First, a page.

Spin and how you might tell it

Has the Irish Water story reached a peak and is it going to go away any time soon?

After all, less than two weeks ago, ministers and others were finding it difficult to express confidence in the chief executive of the semi-state company. Since then, senior ministers, starting with Dear Enda, seem to have done a serious backflip and now appear to have full confidence in him again. Ultimately, it’s all down to Fine Gael and its rush to get this political dynamite out of the way before serious electioneering starts for early 2016.

Unfortunately unless Government, through those it has commissioned to address the problems in Irish Water, finds a ‘get out of jail card’, the writing is on the wall and that wall suggests that Fine Gael and Labour are going to have a torrid time whenever the next election comes along— in less than 18 months.

We could be wrong but this weekend, assuming that the crowds do come out and show their outright disagreement with Irish Water and all its words, the coalition parties will see the mountain that it has to climb to persuade people to give them a second chance.

Getting a message out there that is clear, that is understandable, and that will be accepted by those who must observe its terms is a difficult job at the best of times. From the very start, the overall message from Irish Water — that we were going to be parted with yet more money — was always going to be a very hard sell. After all, nobody wants to pay more money, particularly when we are already of the view that water is paid for out of general taxation.

We had just been gouged for the last seven years. People at the other end of the food chain have not suffered as much. The powers that be should not have been surprised that they had ignited a powder keg that was primed to explode. Maybe they thought that if the universal social charge didn’t wind us up nothing would.

Given the supposed calibre of the many senior-level folk shoe-horned into the top jobs in Irish Water, we could be forgiven for thinking that since we were paying highly for those supposed highly experienced folk that we would at least be treated as if we had some cop on. Unfortunately, we were treated as if we’d all come down in the last shower and didn’t even understand the English language.

This all brings me to an article in the Sunday Business Post written by Pat Rabbite, former cabinet member and Labour Party leader. The article was entitled ‘time to pour cold water on the rumours’ and he did a good job in simplifying something that others, probably better paid, have made a pig’s ear of.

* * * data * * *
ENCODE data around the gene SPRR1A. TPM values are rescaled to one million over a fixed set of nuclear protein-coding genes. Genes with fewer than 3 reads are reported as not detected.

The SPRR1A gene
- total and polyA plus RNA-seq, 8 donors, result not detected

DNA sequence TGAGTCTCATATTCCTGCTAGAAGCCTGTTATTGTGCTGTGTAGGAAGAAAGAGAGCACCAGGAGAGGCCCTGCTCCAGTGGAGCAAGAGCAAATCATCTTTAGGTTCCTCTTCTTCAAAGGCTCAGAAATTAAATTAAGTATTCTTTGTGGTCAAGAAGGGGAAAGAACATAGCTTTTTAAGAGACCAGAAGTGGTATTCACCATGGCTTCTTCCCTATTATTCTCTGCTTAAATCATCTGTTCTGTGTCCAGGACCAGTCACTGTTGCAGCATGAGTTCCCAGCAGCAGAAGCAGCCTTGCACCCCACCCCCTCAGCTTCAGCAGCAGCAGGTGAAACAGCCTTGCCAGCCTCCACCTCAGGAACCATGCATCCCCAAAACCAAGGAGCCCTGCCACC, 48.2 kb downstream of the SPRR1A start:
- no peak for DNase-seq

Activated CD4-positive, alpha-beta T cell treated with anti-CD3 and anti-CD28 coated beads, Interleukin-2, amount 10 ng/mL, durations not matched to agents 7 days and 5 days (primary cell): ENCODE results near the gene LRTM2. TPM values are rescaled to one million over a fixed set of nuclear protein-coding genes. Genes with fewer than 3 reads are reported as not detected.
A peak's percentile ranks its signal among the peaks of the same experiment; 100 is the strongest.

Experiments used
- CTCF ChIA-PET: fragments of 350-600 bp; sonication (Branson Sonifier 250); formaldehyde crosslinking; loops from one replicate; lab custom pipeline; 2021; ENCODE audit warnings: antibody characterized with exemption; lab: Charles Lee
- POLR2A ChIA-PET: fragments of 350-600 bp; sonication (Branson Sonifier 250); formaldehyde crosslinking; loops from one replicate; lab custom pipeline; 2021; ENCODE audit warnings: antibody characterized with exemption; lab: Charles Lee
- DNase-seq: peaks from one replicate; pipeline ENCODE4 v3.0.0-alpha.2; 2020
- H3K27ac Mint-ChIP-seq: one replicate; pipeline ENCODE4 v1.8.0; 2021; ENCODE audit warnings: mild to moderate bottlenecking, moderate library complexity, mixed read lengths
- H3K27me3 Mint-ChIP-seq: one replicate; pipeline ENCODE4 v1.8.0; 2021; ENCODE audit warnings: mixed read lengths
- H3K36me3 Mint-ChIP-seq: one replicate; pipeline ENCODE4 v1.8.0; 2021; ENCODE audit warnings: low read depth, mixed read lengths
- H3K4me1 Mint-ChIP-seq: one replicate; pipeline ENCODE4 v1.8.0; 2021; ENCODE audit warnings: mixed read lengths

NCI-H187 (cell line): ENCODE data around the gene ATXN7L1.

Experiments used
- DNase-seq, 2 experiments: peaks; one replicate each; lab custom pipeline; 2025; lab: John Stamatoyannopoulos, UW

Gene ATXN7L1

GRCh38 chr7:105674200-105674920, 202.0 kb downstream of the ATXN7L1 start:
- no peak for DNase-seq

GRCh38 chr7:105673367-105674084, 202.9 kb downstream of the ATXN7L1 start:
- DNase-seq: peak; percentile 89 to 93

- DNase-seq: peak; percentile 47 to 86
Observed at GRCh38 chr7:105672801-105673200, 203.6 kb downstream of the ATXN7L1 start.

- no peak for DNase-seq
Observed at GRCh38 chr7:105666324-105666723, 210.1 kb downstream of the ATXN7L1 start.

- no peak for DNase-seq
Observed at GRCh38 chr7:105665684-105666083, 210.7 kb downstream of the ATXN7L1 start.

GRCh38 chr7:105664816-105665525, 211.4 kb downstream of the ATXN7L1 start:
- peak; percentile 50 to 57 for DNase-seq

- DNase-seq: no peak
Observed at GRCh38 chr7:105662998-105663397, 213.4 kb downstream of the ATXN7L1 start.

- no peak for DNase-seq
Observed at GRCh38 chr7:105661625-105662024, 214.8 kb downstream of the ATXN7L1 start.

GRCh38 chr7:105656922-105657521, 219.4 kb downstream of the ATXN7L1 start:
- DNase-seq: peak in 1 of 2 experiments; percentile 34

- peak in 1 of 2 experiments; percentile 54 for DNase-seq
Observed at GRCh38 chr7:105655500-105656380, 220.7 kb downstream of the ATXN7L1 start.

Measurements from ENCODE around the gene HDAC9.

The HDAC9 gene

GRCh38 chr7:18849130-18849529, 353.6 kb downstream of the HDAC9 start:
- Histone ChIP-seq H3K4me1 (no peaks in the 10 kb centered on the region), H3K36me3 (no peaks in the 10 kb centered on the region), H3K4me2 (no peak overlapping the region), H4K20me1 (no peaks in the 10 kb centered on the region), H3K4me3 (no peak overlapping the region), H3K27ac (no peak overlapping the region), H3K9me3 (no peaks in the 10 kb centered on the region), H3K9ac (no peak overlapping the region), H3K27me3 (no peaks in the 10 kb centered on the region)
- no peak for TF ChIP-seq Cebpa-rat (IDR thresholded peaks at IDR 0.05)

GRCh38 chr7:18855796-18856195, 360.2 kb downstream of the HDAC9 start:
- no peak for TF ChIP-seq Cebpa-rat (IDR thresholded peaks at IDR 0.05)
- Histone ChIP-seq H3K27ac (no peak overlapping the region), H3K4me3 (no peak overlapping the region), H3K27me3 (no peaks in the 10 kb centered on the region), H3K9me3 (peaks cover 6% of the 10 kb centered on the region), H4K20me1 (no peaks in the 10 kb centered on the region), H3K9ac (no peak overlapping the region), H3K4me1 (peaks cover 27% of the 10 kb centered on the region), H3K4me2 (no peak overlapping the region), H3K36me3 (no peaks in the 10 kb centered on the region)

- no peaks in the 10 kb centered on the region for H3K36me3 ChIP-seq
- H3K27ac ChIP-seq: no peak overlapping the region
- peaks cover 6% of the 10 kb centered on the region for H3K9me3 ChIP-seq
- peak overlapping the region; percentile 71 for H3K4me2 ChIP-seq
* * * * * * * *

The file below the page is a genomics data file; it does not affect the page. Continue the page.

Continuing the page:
In less than 800 words, the article set out the Irish Water position, its raison d’être, and what it was trying to do — or should I say, he gave us his version of it. It goes to prove that spin is all about how you tell it. It was reasonable and rational, not one to generate excitement. Sure one could pick holes, even lots of holes in it, but as I said it was his version and he is, after all, still a Labour TD.

The more messages we got from Irish Water the more confused and the angrier we became. The lack of preparedness that was clear in everything that Irish Water did or said, undermined any rationale that might have been accepted for paying its employees as much as they do. The fact that folk would have to pay for water, even if that water was not potable, beggared belief.

The fact the free allowances for children that Government had committed to were dramatically reduced without any real or acceptable substantiation annoyed us even further. Demanding PPS numbers without any clear rationale made us wonder what they were up to. The issue on the bonuses was simply the last straw.

As Mr Rabbite said in his article, people “are entitled to certainty and clarity and it is the duty of Government to ensure that they get it”. It couldn’t be clearer. Now it’s up to Alan Kelly, the environment minister, who will decide if this is another Fine Gael one-time government.

While he is at it he needs to make Irish Water accountable to FoI and to consumer oversight. Last but not least he must make it clear in legislation that control of Ireland’s water can never be sold off or otherwise privatised in any way.

Paul Mills


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